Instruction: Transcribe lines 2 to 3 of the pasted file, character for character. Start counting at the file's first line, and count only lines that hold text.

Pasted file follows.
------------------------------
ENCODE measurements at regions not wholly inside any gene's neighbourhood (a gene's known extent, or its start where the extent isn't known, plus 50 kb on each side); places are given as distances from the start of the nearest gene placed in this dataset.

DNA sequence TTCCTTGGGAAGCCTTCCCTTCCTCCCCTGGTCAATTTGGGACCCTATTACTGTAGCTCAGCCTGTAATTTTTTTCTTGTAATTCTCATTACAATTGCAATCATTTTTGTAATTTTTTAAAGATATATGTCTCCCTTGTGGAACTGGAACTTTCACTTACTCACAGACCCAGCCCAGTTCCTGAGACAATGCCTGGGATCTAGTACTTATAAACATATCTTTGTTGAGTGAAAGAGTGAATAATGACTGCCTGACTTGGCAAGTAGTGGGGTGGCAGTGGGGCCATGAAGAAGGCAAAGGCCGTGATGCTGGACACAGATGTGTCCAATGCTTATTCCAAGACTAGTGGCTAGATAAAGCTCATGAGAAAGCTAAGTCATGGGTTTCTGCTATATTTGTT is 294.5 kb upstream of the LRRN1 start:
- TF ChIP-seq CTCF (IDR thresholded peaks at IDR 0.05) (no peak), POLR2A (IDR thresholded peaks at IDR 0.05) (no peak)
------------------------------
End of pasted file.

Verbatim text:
DNA sequence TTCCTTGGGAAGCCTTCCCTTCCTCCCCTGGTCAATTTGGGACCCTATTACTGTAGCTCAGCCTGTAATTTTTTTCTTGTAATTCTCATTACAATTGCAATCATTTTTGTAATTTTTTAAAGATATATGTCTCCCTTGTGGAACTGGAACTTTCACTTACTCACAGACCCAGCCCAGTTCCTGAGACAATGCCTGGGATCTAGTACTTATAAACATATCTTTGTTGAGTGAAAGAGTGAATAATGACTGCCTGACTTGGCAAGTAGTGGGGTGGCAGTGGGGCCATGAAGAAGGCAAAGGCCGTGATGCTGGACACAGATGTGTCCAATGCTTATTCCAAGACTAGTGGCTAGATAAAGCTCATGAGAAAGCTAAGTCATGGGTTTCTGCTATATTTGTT is 294.5 kb upstream of the LRRN1 start:
- TF ChIP-seq CTCF (IDR thresholded peaks at IDR 0.05) (no peak), POLR2A (IDR thresholded peaks at IDR 0.05) (no peak)